Dr. Douglas Salmon
Dr. Douglas Salmon, who passed away in 2005, was the first black surgeon in Canada. (Photo: Courtesy Salmon Family.)

From humble beginnings, Dr. Douglas Salmon accomplished great things.

Canada's first black surgeon, Dr. Salmon earned an Honours BA in physiology and biochemistry in 1951 from the University of Toronto, graduated from its School of Medicine in 1955 and, after interning at Toronto Western Hospital, joined the Scarborough Centenary Hospital's general surgical staff in 1967.

Dr. Salmon, who passed away in 2005, later became president of Centenary's medical staff and was appointed chief of general surgery – the first black person in Canada to hold such positions.

The youngest of six children, John Douglas Graham Roy Salmon, known as Douglas, was born in Toronto in 1923 to Jamaican immigrants. His mother and father died when he was still a child and his widowed aunt took in all the children. It was the Great Depression.

"(His aunt) had been trained as a nurse but because of racism at that time was unable to work as one," Dr. Salmon's widow, Bev Salmon, Toronto's first black female councillor, told U of T Magazine in 2012 at the creation of the Dr. J. Douglas Salmon Award for Black Medical Students. "They had very little money."

One of only four Black students in medical school

In high school, Douglas was steered towards what were considered "commercial" courses. He graduated at the top of his class but knew he wanted to become a doctor which meant university. He worked days and upgraded his secondary schooling at night for two years to get the necessary subjects.

While attending the University of Toronto Douglas was one of only four black students in his medical school class.  Although he did receive a scholarship he still had to work part-time in order to cover his expenses.  By his second year, Douglas was voted class president.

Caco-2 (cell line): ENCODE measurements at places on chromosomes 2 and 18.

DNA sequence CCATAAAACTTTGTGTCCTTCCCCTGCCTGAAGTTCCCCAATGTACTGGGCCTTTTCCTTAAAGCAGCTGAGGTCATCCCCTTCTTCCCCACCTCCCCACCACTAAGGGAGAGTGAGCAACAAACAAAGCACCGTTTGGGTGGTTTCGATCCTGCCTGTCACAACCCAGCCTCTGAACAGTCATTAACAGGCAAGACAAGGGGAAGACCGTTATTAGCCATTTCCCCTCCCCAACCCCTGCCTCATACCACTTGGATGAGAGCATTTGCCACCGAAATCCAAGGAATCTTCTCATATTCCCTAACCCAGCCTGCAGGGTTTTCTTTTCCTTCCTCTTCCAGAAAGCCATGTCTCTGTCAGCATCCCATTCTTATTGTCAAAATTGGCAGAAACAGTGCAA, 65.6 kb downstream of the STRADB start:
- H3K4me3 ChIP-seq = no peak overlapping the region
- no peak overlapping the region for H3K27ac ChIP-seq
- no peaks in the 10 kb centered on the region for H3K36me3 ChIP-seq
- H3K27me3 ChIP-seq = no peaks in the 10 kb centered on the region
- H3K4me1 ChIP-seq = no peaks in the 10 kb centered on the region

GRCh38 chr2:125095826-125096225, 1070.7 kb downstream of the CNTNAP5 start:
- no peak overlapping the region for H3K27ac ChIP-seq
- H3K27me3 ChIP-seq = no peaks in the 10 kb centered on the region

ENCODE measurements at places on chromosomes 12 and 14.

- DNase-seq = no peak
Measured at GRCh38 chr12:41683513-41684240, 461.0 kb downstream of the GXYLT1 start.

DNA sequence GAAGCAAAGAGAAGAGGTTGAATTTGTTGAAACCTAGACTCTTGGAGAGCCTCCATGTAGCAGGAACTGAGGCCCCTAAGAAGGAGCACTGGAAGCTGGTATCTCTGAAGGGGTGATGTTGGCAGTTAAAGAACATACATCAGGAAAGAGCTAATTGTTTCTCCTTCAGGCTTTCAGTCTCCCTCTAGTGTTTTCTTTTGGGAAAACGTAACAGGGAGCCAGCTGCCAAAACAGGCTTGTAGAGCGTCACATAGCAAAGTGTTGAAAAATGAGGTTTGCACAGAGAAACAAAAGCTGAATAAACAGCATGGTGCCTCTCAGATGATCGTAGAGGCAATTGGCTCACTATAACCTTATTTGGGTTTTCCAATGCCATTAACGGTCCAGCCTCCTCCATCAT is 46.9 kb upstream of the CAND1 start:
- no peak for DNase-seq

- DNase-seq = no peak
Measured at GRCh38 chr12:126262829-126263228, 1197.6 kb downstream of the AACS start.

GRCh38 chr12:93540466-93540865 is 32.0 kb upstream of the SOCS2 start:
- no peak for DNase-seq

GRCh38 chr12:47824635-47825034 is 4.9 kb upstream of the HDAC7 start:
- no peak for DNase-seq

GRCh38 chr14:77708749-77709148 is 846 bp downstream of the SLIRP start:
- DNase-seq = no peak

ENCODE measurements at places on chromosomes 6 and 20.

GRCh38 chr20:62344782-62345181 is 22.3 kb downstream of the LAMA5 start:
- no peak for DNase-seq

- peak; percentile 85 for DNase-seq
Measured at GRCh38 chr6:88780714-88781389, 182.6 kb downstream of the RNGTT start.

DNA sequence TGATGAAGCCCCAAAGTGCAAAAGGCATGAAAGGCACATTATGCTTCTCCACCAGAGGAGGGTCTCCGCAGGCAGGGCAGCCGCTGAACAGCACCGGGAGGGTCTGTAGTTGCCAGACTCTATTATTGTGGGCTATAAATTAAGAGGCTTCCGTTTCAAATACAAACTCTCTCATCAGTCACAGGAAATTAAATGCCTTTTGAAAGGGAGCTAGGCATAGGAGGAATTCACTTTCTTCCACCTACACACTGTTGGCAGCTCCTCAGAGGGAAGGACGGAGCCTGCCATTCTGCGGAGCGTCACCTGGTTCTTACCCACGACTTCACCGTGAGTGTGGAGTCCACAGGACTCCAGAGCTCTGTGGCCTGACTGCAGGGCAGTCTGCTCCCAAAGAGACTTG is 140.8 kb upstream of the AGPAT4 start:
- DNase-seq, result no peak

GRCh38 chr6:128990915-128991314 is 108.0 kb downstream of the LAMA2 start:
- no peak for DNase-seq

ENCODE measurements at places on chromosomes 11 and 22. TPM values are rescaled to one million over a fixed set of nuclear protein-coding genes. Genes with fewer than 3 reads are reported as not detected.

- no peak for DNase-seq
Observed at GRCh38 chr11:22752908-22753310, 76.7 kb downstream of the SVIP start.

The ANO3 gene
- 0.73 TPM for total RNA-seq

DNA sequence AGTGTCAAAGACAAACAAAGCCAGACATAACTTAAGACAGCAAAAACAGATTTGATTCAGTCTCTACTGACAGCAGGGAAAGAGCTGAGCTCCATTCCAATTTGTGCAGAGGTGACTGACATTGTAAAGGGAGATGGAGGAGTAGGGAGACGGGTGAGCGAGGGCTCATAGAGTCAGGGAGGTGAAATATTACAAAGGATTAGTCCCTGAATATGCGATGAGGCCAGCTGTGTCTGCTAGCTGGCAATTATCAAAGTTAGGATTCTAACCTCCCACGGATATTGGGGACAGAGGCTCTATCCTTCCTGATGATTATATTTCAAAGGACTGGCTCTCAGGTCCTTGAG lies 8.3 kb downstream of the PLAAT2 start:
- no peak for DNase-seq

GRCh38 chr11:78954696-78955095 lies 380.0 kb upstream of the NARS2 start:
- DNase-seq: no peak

Douglas was an accomplished pianist and had formed a musical group, "Doug Salmon & his Orchestra," which entertained at various functions in and around Toronto. Douglas also became a protest leader on the Race Discrimination Committee, which battled for the rights of blacks to enter Toronto's Palais Royale to see jazz greats such as Duke Ellington.

In 1954, Douglas's sister introduced him to Beverley Bell, a young Victorian Order nurse, and they married in 1956.  They had four children: J. Douglas Jr., Warren, Heather and Leslie.

After retiring from Centenary Hospital in 1995, Dr. Salmon joined the Rudd Clinic in downtown Toronto and later retired from practice in 1997.

Dr. Salmon was a fellow of the Royal College of Surgeons and a fellow of the American College of Surgeons. In recognition of his outstanding stature and service to the community, he was awarded the Canadian Black Achievement Award, Medicine.​


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Remaining Black History Month Events​

I: International African Medical Innovators Exhibit of the Canadian Multicultural Inventors Museum

Today: 12:00-1:30 p.m. – Lobby, Toronto Rehab Institute, University C​entre

II​: Closing Ceremony:

Tomorrow: 12:00-1:30 p.m. – Atrium 7th Floor, Princess Margaret Cancer Centre

Keynote: Dr. Kwame McKenzie-Director, Canadian Association of Mental Health (CAMH)​​

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